Our Diabetic Eye Care benefit covers additional services required by people with diabetes. Many of these procedures allow eye doctors to see the specific effects of high blood sugar on various parts of the eye, potentially reducing the risk of vision loss for people with diabetes. Here’s an article we shared recently on Diabetic Eye Care and the pathway to prevention.

Digital Retinal Imaging:

While traditional dilated eye exams are the gold standard in eye care, especially important to diabetic eye care, Retinal Imaging is an option to capture high-resolution images of the inside of the eye. The technology also lets providers compare retinal images over time so they can monitor conditions, which can enhance the eye care experience.


Kids need good vision to do well in school because as much as 80% of learning occurs through visual tasks such as reading, writing and using computers. [3] Our KidsEyes benefit enhancement addresses the special vision needs of kids by offering 2 exams and 2 pairs of corrective lenses per year, discounts on replacement glasses and additional coverage on some lens types.

Prescription Safety Eyewear:

More than 700,000 Americans injure their eyes each year at work, but 90% of these accidents are preventable with the right eye protection. [4,5] With safety eyewear that meets or exceeds ANSI standards, flexible allowances and convenient access to care, the Safety Eyewear Program powered by EyeMed can be added to a company’s funded vision benefit as an easy and affordable way to help employees stay safe on the job—and prevent costly injuries. Take a look at this article on what to look for in an Rx Safety eyewear program.

Vision discount programs help with wellness, too

Because members have many needs related to their vision, we also offer LASIK discounts for members who are not interested in glasses or contacts. Plus, hearing discounts are included with every vision benefits package that again, help ensure employees have head-to-toe wellness.

Remember, vision care can be an important part of a holistic wellness program approach. Is your organization embracing vision care for all it can offer in wellness?

Contact your EyeMed representative for more information on benefit enhancements available for your vision plan, or learn more about EyeMed benefits at Starthere.eyemed.com.



1 CDC. National Diabetes Statistics Report, 2017

2 Economic Costs of Diabetes in the U.S. in 2012,” April 2013

3 Children's Health Fund. “Health Barriers to Learning: The Prevalence and Educational Consequences in Disadvantaged Children.”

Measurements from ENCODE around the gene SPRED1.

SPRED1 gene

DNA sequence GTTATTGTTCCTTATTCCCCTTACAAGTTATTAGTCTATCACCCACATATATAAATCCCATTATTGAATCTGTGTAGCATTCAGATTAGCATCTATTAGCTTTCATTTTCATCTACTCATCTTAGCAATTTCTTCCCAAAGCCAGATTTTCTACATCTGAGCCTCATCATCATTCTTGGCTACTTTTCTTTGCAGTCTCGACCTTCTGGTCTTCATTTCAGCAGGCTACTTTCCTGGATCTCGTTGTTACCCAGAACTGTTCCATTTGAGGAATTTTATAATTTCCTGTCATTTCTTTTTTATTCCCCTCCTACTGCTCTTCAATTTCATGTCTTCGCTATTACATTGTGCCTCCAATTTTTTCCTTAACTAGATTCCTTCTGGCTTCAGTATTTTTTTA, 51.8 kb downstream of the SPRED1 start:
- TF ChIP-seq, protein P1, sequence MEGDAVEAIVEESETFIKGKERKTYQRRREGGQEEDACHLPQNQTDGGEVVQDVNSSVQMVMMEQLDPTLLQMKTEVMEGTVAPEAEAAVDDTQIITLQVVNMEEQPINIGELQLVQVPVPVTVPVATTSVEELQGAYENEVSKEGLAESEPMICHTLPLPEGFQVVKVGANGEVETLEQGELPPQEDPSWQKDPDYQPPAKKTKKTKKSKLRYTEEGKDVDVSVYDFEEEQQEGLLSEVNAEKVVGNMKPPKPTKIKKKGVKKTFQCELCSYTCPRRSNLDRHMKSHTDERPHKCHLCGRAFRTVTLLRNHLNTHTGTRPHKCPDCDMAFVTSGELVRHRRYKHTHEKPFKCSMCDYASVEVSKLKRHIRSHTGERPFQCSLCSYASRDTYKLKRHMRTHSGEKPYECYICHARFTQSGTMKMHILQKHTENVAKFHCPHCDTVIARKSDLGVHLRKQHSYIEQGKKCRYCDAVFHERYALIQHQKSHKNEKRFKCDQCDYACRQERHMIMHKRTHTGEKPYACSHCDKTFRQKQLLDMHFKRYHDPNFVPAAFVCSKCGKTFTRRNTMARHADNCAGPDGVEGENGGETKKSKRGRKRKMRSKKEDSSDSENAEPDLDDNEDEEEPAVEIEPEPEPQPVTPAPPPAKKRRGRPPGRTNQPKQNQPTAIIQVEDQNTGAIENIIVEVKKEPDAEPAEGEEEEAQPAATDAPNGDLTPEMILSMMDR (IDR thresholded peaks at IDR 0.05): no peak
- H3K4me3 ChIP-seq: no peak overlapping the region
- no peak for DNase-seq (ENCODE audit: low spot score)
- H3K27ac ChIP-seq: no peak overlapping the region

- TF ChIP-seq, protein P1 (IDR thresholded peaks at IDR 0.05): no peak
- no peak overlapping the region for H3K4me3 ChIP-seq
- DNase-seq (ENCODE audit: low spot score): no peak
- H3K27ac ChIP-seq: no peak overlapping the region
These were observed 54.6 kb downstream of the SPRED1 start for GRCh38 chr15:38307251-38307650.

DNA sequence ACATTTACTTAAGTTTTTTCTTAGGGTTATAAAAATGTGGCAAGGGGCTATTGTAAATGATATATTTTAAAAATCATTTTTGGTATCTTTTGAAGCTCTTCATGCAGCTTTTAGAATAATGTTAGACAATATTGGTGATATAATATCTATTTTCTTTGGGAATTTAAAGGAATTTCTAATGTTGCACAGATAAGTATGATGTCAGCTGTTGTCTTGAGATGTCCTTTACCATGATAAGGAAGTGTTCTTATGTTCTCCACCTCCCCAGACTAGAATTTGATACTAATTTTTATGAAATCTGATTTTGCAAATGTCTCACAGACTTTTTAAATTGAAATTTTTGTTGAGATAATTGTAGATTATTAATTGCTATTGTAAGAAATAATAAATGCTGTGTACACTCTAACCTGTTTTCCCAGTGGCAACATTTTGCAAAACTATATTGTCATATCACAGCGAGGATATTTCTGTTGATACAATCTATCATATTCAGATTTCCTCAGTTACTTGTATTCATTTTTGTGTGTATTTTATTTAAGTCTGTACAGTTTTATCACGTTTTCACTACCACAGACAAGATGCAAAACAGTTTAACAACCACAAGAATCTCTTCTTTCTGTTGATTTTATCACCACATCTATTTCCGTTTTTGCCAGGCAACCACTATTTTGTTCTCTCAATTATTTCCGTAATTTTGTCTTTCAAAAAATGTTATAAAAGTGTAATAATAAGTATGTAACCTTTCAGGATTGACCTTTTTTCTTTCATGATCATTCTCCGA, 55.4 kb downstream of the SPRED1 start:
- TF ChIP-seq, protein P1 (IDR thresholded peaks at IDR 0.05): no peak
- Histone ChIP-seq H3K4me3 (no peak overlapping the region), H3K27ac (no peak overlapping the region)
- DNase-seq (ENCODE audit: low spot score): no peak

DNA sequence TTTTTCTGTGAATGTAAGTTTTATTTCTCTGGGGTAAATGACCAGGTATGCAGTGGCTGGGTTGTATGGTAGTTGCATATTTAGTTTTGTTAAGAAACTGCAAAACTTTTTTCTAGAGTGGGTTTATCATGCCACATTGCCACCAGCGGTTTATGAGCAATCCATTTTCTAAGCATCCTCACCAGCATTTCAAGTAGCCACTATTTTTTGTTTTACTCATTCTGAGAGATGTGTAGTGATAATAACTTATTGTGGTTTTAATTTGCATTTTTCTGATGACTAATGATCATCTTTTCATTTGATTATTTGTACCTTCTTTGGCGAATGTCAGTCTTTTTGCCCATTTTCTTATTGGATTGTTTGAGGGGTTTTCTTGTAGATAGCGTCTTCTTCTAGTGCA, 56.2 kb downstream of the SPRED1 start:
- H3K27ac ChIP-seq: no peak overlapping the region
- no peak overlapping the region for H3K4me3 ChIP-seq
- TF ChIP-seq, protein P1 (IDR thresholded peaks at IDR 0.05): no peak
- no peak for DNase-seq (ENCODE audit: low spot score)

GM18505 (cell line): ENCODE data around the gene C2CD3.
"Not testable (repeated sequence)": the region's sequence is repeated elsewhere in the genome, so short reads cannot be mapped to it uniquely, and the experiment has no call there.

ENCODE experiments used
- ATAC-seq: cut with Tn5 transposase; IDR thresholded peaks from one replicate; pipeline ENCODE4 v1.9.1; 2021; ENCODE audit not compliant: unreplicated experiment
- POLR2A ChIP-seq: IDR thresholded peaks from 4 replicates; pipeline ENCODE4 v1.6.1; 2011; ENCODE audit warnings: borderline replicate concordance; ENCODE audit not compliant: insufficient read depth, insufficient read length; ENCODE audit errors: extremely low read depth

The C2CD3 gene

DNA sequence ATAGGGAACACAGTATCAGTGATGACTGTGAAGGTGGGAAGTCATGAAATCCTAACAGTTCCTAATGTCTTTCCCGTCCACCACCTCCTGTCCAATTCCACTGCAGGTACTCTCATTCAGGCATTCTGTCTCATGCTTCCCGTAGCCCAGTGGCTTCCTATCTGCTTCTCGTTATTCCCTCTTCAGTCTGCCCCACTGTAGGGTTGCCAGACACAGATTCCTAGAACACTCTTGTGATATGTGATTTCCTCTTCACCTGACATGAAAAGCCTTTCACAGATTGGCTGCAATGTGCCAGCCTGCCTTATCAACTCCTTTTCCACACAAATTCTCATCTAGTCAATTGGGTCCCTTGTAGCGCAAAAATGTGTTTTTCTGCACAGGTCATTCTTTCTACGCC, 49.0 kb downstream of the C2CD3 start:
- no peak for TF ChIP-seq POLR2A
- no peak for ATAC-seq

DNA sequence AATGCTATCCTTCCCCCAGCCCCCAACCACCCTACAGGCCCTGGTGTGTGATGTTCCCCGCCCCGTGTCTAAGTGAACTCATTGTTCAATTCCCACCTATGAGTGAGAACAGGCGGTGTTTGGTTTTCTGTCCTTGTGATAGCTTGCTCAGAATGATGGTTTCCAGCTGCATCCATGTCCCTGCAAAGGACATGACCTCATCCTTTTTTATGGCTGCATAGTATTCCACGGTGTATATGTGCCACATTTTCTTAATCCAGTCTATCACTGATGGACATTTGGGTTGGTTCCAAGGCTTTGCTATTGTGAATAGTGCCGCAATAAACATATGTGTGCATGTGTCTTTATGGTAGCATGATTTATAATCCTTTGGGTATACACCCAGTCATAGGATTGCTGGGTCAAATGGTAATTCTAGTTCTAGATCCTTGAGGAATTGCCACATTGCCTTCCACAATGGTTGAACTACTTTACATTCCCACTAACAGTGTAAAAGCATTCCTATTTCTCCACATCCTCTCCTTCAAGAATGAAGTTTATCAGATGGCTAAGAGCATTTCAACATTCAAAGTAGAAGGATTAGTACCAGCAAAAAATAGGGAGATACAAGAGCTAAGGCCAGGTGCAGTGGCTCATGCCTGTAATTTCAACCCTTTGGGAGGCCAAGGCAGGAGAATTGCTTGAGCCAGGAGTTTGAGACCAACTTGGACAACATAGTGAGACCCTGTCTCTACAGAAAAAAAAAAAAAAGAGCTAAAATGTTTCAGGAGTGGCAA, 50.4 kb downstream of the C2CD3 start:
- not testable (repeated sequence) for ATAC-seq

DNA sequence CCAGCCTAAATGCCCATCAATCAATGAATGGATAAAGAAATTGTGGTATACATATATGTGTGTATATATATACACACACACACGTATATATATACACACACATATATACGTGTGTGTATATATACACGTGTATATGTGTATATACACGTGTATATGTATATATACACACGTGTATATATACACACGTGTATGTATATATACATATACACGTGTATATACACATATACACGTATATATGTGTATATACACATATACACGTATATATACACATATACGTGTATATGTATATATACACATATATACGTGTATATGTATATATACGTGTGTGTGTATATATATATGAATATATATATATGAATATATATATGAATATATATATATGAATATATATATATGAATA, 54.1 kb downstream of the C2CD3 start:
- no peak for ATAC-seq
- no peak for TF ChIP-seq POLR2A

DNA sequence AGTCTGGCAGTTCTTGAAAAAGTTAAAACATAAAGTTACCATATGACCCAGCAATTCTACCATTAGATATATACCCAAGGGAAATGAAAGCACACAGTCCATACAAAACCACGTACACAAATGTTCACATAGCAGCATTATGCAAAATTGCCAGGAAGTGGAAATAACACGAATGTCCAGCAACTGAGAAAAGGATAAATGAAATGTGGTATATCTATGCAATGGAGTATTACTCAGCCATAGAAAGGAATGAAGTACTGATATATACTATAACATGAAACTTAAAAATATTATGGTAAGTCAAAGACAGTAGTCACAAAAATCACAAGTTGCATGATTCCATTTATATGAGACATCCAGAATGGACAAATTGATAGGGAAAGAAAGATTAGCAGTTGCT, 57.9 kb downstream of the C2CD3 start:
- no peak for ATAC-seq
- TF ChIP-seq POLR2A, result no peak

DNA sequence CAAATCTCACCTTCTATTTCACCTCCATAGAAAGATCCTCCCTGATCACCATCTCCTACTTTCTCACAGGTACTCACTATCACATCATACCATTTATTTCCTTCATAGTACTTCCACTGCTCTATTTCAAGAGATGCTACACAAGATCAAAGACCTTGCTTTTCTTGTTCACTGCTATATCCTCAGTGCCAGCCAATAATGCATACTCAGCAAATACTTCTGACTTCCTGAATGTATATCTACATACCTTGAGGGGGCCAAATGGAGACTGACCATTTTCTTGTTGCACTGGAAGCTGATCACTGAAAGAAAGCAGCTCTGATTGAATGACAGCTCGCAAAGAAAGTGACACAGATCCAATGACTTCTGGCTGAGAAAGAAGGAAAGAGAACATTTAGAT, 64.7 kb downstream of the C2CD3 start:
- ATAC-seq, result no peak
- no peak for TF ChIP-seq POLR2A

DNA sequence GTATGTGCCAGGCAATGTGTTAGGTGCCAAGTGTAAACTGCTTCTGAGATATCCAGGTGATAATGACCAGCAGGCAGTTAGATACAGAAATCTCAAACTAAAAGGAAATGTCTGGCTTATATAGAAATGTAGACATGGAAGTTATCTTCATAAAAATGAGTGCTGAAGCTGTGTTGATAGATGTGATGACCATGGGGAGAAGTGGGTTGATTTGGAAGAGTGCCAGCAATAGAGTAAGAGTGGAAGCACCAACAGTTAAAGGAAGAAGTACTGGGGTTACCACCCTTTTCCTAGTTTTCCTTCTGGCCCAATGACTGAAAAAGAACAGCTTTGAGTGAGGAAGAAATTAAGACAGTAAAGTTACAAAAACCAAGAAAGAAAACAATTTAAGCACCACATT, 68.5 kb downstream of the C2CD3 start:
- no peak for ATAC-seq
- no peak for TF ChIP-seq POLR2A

4 Prevent Blindness, “Eye Safety at Work,” [www.preventblindness.org/eye-safety-work]

5 American Optometric Association, “Protecting Your Eyes at Work,” [www.aoa.org/patients-and-public/caring-for-your-vision/protecting-your-vision]

6 Mercer. “Our Top Six Action Items for Employers in 2018 – Part 2. [https://www.mercer.us/our-thinking/healthcare/our-top-six-action-items-for-employers-part-2.html]

7. Vision Monday. “What Consumers Expect of Brands When It Comes to Issues They Care About.” [www.visionmonday.com/business/research-and-stats/article/what-consumers-expect-of-brands-when-it-comes-to-issues-they-care-about/]

8 Harvard Business Review. “Meet the Wellness Programs That Save Companies Money.”

9 NIH MedlinePlus, “Leading Cause of Blindness,” http://www.nlm.nih.gov/medlineplus/magazine/issues/summer08/articles/summer08pg14-15.html.

10 CDC - National Diabetes Statistics Report, 2017 Estimates of Diabetes and Its Burden in the United States

11 The Staggering Costs of Diabetes, American Diabetes Association; accessed 8.1.18 at http://www.diabetes.org/assets/pdfs/basics/cost-of-diabetes-2017.pdf

12 2017: CardiologyToday via Healio: Stroke risk factors increase despite drop in stroke mortality

13 “About High Blood Pressure,” American Heart Association, http://www.heart.org/HEARTORG/Conditions/HighBloodPressure/About-HIgh-Blood -Pressure_UCM_002050_Article.jsp

14 2 Lloyd-Jones D, Adams RJ, Brown TM, et al., Heart Disease and Stroke Statistics-2010 Update, A Report from the American Heart Association Statistics Committee and Stroke Statistics Subcommittee, Circulation, 2010, 121:e1-e170.

15 CDC - National Diabetes Statistics Report, 2017 Estimates of Diabetes and Its Burden in the United States